COLUMN-EU energy restrictions on Russia are mostly "sanctions theatre": Kemp
(John Kemp is a Reuters market analyst. The views expressed are his own)
By John Kemp
LONDON Aug 4 (Reuters) - EU sanctions on Russia's oil sector will not seriously hamper the development of new oil resources in either the short or the long term, though they leave open the possibility of further escalation if relations with Russia deteriorate in future.
Taken as a whole, the restrictions announced on July 31 are best viewed as a piece of "sanctions theatre" designed to show the public and Washington that the EU is doing something in response to the downing of the Malaysian airliner over eastern Ukraine while keeping the costs to EU energy firms as low as possible.
Sanctions will be enforced in the form of a "prior authorisation" requirement before certain oil-related goods and services can be exported for use in Russia, according to the EU Official Journal ("Council Regulation 833/2014 concerning restrictive measures in view of Russia's actions destabilising the situation in Ukraine" July 31).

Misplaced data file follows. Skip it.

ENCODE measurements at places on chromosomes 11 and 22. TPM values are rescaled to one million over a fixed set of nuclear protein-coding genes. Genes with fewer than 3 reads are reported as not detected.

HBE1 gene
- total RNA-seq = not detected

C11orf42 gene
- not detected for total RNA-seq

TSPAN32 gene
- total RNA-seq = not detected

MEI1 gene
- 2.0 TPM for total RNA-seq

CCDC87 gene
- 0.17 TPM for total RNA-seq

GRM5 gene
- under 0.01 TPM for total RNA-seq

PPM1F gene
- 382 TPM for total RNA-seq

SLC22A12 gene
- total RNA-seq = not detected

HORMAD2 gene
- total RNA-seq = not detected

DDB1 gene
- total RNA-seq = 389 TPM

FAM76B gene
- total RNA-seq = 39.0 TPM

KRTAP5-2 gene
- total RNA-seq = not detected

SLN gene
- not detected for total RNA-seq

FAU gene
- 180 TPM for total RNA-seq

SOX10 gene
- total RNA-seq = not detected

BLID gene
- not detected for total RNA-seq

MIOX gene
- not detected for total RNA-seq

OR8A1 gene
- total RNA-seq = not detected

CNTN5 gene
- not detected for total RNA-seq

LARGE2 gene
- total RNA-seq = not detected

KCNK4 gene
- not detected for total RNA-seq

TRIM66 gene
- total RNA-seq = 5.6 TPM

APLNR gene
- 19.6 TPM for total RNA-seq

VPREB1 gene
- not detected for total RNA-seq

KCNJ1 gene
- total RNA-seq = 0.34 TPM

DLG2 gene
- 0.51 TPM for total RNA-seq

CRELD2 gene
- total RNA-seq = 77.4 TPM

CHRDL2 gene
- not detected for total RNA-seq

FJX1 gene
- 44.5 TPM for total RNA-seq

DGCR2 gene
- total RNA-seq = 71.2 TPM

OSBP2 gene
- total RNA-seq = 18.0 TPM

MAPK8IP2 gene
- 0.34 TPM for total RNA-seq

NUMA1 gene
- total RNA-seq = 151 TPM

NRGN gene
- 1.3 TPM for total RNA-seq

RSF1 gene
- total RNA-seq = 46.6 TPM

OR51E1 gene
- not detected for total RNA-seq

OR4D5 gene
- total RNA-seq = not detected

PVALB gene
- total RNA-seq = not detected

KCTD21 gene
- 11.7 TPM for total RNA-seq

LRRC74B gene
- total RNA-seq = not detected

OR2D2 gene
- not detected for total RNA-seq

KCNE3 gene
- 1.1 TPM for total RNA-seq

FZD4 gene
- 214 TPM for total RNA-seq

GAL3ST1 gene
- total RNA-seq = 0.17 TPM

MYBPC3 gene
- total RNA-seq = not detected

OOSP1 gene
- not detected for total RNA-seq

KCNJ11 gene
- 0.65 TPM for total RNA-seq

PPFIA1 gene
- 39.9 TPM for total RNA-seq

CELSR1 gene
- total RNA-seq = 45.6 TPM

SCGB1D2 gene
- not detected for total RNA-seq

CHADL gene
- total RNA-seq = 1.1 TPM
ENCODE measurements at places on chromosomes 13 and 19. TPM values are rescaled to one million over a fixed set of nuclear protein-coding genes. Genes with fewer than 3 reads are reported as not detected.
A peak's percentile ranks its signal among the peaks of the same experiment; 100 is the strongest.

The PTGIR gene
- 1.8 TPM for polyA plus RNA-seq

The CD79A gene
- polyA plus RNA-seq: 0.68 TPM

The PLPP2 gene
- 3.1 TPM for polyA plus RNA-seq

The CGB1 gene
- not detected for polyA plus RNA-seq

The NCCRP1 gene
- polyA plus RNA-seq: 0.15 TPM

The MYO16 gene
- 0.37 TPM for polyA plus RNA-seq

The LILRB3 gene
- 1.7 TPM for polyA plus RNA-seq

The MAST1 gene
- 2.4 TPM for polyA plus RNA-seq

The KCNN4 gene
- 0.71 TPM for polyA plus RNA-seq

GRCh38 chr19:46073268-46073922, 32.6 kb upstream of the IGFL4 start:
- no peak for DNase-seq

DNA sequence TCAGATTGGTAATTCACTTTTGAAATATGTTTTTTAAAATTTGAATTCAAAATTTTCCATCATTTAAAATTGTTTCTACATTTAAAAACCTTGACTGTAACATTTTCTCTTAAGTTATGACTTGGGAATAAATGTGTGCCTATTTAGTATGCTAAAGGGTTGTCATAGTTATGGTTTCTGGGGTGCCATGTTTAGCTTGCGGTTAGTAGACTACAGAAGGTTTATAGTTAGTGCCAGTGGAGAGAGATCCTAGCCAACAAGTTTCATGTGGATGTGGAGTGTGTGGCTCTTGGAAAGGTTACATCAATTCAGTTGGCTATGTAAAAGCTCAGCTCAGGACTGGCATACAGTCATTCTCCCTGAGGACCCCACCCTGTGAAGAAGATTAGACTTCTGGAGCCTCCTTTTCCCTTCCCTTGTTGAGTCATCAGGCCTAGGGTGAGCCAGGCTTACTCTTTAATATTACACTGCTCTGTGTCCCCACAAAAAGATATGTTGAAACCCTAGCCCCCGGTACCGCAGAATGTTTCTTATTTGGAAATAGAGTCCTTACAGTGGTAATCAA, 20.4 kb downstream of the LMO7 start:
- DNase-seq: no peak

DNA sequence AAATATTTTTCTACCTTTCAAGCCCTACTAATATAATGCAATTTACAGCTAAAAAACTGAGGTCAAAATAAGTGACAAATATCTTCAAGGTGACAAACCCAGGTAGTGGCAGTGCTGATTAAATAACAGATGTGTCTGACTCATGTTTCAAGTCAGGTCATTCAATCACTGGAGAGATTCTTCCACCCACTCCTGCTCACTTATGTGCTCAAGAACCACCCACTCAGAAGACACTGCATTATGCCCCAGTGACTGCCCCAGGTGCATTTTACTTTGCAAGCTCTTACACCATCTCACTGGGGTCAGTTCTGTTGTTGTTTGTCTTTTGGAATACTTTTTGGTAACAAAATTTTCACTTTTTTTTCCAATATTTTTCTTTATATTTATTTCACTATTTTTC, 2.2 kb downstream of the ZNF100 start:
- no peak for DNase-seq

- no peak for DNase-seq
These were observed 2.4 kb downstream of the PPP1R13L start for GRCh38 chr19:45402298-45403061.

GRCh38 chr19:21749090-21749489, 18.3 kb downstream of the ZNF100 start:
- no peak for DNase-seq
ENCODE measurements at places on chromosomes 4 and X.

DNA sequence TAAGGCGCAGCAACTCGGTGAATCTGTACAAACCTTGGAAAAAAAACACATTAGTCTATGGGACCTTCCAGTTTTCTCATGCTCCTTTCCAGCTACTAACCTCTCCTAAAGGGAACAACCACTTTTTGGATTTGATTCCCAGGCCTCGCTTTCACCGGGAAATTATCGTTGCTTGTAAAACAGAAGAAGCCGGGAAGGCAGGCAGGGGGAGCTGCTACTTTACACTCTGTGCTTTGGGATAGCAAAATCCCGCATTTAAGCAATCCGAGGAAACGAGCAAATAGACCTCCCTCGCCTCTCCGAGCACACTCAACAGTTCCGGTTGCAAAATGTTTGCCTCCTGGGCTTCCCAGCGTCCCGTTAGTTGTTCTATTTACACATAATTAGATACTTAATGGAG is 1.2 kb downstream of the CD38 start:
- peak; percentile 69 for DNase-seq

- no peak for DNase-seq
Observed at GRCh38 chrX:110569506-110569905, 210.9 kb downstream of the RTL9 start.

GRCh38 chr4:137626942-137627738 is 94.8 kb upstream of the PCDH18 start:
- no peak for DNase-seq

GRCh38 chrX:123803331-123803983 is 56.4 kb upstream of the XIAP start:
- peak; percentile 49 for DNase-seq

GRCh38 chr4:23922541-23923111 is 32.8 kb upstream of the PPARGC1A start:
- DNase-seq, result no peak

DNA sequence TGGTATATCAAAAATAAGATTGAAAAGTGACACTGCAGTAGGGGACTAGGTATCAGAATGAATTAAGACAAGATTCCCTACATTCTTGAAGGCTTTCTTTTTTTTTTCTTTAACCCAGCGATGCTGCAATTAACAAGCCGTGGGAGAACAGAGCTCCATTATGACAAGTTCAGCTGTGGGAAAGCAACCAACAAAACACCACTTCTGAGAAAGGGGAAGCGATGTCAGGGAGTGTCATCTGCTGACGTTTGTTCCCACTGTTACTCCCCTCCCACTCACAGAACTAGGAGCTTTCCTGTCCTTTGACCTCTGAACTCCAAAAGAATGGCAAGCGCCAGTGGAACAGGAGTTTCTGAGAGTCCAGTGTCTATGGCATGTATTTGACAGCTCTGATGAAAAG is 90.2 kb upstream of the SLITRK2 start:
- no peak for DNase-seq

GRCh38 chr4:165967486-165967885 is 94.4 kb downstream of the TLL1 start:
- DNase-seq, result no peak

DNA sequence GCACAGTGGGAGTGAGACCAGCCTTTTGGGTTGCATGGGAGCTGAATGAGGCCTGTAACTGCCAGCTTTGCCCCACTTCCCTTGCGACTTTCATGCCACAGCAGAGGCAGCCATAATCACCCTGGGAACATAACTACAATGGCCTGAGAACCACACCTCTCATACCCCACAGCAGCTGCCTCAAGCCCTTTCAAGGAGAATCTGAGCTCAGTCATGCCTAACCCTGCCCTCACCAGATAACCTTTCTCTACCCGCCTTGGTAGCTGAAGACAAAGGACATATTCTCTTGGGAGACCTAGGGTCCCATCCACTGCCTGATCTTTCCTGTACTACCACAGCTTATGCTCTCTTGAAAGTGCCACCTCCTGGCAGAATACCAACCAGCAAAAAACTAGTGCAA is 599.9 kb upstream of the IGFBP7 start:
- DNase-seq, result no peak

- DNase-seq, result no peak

Restrictions apply to the "sale, supply, transfer or export" of certain technologies "suited to the oil industry for use in deep water exploration and production, Arctic oil exploration and production, or shale oil projects" (Article 3 paragraphs 1 and 3).
Covered technologies are set out in a list which consists mostly of steel pipe and casings used for the construction of pipelines and oil wells, as well as drilling and pressure pumping equipment, and some floating or semi-submersible production platforms (Annex 2).
Technical assistance, brokerage services and financing linked to the same items and technologies are subject to the same prior authorisation requirement (Article 4 paragraph 3).
Enforcement of the sanctions is left to individual EU member states, though there are basic information and consultation requirements. Продолжение...